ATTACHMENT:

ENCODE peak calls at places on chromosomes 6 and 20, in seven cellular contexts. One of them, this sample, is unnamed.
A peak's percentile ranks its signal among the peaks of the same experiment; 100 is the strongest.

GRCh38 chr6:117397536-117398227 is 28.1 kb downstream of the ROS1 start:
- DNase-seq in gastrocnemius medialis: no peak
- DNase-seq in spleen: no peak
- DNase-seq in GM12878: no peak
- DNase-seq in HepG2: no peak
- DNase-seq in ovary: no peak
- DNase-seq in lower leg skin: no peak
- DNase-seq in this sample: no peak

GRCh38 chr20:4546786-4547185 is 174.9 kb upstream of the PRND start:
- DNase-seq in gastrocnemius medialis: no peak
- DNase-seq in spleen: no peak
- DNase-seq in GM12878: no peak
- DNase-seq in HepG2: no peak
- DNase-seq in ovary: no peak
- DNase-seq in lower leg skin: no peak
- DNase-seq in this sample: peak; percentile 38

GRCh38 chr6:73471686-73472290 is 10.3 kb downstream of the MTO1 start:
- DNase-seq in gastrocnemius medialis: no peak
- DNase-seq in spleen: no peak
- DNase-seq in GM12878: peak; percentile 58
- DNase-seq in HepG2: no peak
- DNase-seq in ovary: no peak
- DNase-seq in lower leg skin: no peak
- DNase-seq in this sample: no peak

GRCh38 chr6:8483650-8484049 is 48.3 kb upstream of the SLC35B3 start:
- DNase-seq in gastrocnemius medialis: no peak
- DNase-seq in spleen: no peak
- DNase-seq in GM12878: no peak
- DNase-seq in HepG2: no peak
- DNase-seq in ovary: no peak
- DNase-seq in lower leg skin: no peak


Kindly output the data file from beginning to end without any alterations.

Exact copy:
ENCODE peak calls at places on chromosomes 6 and 20, in seven cellular contexts. One of them, this sample, is unnamed.
A peak's percentile ranks its signal among the peaks of the same experiment; 100 is the strongest.

GRCh38 chr6:117397536-117398227 is 28.1 kb downstream of the ROS1 start:
- DNase-seq in gastrocnemius medialis: no peak
- DNase-seq in spleen: no peak
- DNase-seq in GM12878: no peak
- DNase-seq in HepG2: no peak
- DNase-seq in ovary: no peak
- DNase-seq in lower leg skin: no peak
- DNase-seq in this sample: no peak

GRCh38 chr20:4546786-4547185 is 174.9 kb upstream of the PRND start:
- DNase-seq in gastrocnemius medialis: no peak
- DNase-seq in spleen: no peak
- DNase-seq in GM12878: no peak
- DNase-seq in HepG2: no peak
- DNase-seq in ovary: no peak
- DNase-seq in lower leg skin: no peak
- DNase-seq in this sample: peak; percentile 38

GRCh38 chr6:73471686-73472290 is 10.3 kb downstream of the MTO1 start:
- DNase-seq in gastrocnemius medialis: no peak
- DNase-seq in spleen: no peak
- DNase-seq in GM12878: peak; percentile 58
- DNase-seq in HepG2: no peak
- DNase-seq in ovary: no peak
- DNase-seq in lower leg skin: no peak
- DNase-seq in this sample: no peak

GRCh38 chr6:8483650-8484049 is 48.3 kb upstream of the SLC35B3 start:
- DNase-seq in gastrocnemius medialis: no peak
- DNase-seq in spleen: no peak
- DNase-seq in GM12878: no peak
- DNase-seq in HepG2: no peak
- DNase-seq in ovary: no peak
- DNase-seq in lower leg skin: no peak